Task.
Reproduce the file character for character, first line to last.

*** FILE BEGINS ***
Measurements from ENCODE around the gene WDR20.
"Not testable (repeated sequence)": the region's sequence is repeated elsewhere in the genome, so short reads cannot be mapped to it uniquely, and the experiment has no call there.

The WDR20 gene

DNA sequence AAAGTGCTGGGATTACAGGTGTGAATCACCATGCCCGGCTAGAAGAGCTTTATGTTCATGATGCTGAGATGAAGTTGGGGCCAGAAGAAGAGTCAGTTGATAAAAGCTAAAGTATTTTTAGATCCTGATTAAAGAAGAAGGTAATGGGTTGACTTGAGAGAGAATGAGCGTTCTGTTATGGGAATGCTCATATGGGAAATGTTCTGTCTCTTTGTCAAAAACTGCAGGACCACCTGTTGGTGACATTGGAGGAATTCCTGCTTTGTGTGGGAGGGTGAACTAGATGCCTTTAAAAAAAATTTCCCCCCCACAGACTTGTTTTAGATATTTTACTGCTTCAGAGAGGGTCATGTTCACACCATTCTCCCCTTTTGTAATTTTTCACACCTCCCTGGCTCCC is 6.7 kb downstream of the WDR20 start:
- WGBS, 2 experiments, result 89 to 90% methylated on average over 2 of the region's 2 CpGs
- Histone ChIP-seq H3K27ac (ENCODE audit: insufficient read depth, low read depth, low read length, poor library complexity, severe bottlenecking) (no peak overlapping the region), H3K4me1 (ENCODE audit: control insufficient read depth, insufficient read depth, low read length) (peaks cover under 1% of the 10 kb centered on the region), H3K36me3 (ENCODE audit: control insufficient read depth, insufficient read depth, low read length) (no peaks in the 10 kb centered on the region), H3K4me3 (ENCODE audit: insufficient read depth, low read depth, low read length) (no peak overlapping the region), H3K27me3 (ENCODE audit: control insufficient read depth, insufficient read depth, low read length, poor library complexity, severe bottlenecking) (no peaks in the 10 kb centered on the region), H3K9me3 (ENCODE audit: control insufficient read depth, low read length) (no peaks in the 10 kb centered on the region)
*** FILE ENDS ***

Measurements from ENCODE around the gene WDR20.
"Not testable (repeated sequence)": the region's sequence is repeated elsewhere in the genome, so short reads cannot be mapped to it uniquely, and the experiment has no call there.

The WDR20 gene

DNA sequence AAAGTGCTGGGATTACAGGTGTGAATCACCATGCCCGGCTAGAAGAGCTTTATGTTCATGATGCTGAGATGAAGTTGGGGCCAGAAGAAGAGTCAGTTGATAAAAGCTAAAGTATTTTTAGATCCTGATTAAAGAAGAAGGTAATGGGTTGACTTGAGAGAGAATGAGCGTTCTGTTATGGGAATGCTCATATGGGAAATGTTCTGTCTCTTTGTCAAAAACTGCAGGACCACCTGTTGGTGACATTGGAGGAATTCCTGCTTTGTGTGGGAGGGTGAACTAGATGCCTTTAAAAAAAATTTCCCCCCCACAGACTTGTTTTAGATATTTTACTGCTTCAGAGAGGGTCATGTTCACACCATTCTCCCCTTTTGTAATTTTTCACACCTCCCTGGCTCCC is 6.7 kb downstream of the WDR20 start:
- WGBS, 2 experiments, result 89 to 90% methylated on average over 2 of the region's 2 CpGs
- Histone ChIP-seq H3K27ac (ENCODE audit: insufficient read depth, low read depth, low read length, poor library complexity, severe bottlenecking) (no peak overlapping the region), H3K4me1 (ENCODE audit: control insufficient read depth, insufficient read depth, low read length) (peaks cover under 1% of the 10 kb centered on the region), H3K36me3 (ENCODE audit: control insufficient read depth, insufficient read depth, low read length) (no peaks in the 10 kb centered on the region), H3K4me3 (ENCODE audit: insufficient read depth, low read depth, low read length) (no peak overlapping the region), H3K27me3 (ENCODE audit: control insufficient read depth, insufficient read depth, low read length, poor library complexity, severe bottlenecking) (no peaks in the 10 kb centered on the region), H3K9me3 (ENCODE audit: control insufficient read depth, low read length) (no peaks in the 10 kb centered on the region)